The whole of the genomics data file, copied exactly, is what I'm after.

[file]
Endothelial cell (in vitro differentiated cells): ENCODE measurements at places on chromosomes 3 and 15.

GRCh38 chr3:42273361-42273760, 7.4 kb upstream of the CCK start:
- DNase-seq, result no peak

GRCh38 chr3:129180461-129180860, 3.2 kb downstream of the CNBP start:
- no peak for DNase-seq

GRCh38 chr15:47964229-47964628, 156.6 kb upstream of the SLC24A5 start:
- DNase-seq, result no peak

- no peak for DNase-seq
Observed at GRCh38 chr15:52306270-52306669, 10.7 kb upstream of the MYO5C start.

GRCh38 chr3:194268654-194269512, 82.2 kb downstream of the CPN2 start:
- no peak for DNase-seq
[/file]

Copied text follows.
Endothelial cell (in vitro differentiated cells): ENCODE measurements at places on chromosomes 3 and 15.

GRCh38 chr3:42273361-42273760, 7.4 kb upstream of the CCK start:
- DNase-seq, result no peak

GRCh38 chr3:129180461-129180860, 3.2 kb downstream of the CNBP start:
- no peak for DNase-seq

GRCh38 chr15:47964229-47964628, 156.6 kb upstream of the SLC24A5 start:
- DNase-seq, result no peak

- no peak for DNase-seq
Observed at GRCh38 chr15:52306270-52306669, 10.7 kb upstream of the MYO5C start.

GRCh38 chr3:194268654-194269512, 82.2 kb downstream of the CPN2 start:
- no peak for DNase-seq